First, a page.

Third, the emergence and diffusion of new technologies, many of which will be commercially available, will create new threats and challenges for security and defence communities. Commercially available electromagnetic jammers, unmanned systems, cyber capabilities and even laser pointers are already challenging military and security operations, critical infrastructure protection and air travel. These challenges will be amplified by ‘from scratch’ manufacturing capabilities, such as 3D printing, which greatly reduce or eliminate interaction between untoward actors and supply chains monitored by security communities.
Fourth, these capabilities will shape military and security competitions as actors seek to develop and field new technologies or operational concepts that will drive iterative competitive dynamics along new and advantageous trajectories.
For example, the ease of acquisition and development and growing range of disruptive uses of drones by state and non-state actors has created an urgent need for innovative counters.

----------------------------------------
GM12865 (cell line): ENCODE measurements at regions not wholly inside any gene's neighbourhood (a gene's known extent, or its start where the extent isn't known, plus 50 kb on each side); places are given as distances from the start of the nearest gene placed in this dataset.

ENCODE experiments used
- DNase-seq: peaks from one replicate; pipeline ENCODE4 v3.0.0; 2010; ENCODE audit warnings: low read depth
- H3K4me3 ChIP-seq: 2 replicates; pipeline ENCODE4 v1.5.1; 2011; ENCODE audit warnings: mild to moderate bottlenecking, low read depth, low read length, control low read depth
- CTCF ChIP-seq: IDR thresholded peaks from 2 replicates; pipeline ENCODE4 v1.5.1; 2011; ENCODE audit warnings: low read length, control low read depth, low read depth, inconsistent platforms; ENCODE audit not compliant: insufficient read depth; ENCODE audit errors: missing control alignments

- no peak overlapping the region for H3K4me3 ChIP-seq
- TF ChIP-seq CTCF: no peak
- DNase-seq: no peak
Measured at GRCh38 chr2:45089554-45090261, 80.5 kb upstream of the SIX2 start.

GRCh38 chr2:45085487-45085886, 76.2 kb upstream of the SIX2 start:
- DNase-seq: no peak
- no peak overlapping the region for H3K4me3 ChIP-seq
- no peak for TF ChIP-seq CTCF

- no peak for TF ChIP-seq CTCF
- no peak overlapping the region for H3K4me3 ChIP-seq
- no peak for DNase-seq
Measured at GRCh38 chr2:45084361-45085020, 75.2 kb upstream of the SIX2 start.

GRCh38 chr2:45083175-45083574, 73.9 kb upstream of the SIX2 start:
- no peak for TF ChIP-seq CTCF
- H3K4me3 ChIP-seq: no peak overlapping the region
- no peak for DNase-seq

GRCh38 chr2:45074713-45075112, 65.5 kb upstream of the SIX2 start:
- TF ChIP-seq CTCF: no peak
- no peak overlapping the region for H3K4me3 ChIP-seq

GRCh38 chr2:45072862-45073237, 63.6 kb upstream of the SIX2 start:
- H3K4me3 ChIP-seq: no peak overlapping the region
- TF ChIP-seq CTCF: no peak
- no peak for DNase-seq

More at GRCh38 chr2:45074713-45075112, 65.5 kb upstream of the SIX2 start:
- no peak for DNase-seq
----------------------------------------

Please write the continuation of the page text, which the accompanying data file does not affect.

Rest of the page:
Responses such as the use of radio frequency jammers; drone carried nets and wires to defeat drone swarms; and even the use of trained birds of prey (as the Dutch National Police Corps has piloted) all show promise.
However, success of these measures (and others) is likely to be short-lived in a dynamic innovation environment absent of continual evaluation of threat actor mindsets and capabilities and rigorous efforts to identify and ameliorate previously unexplored vulnerabilities.